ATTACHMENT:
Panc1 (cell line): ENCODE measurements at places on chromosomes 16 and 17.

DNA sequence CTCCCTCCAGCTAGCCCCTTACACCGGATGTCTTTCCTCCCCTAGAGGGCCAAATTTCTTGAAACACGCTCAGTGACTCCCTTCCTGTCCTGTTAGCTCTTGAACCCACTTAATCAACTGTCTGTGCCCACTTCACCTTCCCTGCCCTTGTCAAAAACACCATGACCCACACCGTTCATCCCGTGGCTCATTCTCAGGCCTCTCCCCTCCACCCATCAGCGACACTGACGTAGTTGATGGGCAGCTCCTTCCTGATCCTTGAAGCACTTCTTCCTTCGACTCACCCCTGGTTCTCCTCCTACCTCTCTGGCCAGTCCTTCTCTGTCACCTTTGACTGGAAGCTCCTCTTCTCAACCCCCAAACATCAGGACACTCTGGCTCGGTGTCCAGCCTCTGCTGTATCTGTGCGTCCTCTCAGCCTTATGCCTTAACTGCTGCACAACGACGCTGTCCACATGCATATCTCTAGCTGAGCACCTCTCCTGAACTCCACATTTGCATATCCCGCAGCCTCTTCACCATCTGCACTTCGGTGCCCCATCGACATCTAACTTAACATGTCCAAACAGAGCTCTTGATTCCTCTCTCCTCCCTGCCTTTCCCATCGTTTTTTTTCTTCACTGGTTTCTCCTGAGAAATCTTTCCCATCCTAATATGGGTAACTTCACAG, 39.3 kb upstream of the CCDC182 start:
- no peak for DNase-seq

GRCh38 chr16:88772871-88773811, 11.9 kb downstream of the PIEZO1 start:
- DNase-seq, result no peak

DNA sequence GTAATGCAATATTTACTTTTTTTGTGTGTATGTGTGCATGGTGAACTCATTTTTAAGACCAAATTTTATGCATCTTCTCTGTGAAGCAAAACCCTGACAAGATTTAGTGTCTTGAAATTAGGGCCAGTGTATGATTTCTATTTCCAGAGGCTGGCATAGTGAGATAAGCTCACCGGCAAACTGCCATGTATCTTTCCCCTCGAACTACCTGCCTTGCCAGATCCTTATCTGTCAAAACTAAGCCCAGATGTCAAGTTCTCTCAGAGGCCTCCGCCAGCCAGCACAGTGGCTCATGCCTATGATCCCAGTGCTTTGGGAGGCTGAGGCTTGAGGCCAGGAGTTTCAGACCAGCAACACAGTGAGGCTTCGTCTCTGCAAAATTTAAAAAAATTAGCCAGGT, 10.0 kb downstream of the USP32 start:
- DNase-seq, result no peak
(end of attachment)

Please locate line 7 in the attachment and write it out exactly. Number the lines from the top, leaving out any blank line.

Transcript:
- DNase-seq, result no peak